We’ve got almost full-color night vision to work with

This site may earn authorized commissions from links on this page. Terms of use.

(Photo: Brown Lab, UC Irvine Ophthalmology Department)
Current night vision technology has its drawbacks: it is useful, but it is essentially monochromatic, which makes it difficult to accurately identify things and people. Fortunately, through deep learning night vision seems to be undergoing a change with full-color visibility.

Scientists at the University of California, Irvine have experimented with reconstructing colorful night vision using deep learning algorithms. The algorithm uses invisible infrared images with the naked eye; Humans can only see light waves from 400 nanometers (which we see as purple) to 700 nanometers (red), while infrared devices can see up to one millimeter. Infrared is therefore an essential element of night vision technology, as it allows people to “see” what we normally perceive as complete darkness.

Although used to color scenes captured on infrared before thermal imaging, it is not perfect. Thermal imaging uses a technique called pseudocolor to “map” each shade of color from a monochromatic scale, resulting in a helpful but highly unrealistic image. It does not solve the problem of identifying objects and persons in low or light conditions.

Paratroopers are conducting an operation in Iraq, as seen through a traditional night vision device. (Photo: Speci Lee Davis, US Army / Wikimedia Commons)

On the other hand, scientists at UC Irwin wanted to create a solution that would create an image similar to what a human being can see in visible spectral light. They used a monochromatic camera sensitive to visible and near-infrared light to capture color palettes and facial images. They then train a evolutionary neural network to predict visible spectral images using only near-infrared images provided. The training process produced three architectures: a baseline linear regression, a U-Net inspired CNN (UNet), and an augmented U-Net (UNet-GAN), each capable of producing about three images per second.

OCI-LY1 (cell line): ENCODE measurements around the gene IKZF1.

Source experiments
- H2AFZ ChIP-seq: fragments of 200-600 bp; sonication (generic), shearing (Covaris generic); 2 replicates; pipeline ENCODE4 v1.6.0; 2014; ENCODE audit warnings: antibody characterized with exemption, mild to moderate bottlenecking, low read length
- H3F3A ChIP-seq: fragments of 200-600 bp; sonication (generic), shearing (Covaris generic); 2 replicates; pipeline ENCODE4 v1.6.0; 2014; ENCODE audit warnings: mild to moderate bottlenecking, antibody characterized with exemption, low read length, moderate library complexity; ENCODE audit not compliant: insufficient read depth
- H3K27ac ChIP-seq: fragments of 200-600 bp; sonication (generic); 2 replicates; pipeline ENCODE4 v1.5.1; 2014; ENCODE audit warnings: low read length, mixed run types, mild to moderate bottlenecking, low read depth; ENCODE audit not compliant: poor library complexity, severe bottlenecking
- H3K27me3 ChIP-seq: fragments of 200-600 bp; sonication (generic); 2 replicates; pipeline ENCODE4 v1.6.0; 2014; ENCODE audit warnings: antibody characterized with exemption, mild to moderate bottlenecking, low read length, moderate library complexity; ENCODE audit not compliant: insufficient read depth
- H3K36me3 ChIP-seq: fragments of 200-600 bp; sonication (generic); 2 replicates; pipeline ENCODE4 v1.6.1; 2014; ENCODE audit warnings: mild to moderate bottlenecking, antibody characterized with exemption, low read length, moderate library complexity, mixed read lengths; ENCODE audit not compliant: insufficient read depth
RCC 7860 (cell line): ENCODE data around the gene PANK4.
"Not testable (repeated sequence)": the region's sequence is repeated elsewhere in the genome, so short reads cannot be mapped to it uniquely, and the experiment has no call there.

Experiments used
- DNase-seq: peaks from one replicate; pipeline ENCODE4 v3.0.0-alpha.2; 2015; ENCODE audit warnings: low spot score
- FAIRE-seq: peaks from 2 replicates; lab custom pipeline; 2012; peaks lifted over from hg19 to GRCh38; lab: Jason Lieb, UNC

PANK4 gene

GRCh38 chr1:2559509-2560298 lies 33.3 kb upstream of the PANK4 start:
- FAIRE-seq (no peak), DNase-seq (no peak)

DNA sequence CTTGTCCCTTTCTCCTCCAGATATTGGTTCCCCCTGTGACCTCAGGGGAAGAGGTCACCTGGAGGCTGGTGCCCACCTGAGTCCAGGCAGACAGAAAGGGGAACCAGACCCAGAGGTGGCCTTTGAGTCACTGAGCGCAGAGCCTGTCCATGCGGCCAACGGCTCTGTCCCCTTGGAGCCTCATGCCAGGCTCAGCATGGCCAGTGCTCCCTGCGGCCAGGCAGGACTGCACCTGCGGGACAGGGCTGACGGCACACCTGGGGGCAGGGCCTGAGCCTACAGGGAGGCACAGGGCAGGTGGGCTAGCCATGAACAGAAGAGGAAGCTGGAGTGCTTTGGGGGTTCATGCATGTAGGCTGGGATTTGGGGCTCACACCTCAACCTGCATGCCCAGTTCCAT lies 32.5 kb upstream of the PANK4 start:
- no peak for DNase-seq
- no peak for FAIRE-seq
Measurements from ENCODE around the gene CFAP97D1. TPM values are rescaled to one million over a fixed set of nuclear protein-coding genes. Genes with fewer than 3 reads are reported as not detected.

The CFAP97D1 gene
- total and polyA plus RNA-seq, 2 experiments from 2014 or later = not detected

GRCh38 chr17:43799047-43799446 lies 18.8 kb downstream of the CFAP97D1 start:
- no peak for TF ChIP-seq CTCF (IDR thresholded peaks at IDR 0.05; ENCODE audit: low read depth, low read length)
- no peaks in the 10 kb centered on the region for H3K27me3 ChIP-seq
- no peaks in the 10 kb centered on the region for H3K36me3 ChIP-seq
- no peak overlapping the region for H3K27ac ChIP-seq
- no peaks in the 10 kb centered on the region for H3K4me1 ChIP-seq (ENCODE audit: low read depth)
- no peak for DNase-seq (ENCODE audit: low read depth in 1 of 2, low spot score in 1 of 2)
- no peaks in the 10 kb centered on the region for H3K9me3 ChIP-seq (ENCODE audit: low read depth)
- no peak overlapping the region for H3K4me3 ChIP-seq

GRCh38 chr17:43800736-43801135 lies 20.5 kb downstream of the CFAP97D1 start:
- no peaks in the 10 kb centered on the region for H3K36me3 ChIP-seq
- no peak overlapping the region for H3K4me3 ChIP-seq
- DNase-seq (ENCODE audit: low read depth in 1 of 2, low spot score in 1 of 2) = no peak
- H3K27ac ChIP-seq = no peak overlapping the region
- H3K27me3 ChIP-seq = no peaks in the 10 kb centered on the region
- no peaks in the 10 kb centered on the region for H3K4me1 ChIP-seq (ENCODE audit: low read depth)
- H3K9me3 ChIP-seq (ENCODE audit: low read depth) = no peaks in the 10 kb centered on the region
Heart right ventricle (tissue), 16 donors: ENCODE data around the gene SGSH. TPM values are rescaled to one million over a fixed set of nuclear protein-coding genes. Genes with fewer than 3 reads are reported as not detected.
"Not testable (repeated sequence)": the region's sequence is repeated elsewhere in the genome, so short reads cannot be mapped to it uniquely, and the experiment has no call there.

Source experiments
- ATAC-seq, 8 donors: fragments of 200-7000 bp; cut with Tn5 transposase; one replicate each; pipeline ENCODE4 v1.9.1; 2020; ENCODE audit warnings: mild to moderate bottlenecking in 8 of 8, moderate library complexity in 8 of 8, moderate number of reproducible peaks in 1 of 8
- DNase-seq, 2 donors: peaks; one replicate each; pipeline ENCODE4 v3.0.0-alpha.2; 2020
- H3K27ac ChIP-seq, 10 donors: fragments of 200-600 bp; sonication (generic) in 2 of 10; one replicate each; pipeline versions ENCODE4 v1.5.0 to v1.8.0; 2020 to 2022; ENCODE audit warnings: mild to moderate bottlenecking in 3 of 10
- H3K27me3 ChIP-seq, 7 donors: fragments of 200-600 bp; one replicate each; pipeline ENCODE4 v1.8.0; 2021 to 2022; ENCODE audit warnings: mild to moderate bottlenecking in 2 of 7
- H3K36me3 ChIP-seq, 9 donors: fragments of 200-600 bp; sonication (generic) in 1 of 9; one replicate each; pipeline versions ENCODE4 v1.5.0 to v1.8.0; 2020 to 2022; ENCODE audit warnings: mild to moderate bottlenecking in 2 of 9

Once Neural Network created color images, a team of engineers, opticians, surgeons, computer scientists, and doctoral students – provided images to graders who chose which outputs most closely matched the ground truth image. This response has helped the team choose which neural network architecture is most effective, surpassing UNet-GAN without zoom-in status.

The team revealed them at UC Irvine The result In the journal PLOS ONE on Wednesday, they hoped that their technology could be applied to security, military operations and animal surveillance, although their skills tell them that it could be applied to reduce vision loss during eye surgery.

Read now:

Leave a Reply

Your email address will not be published.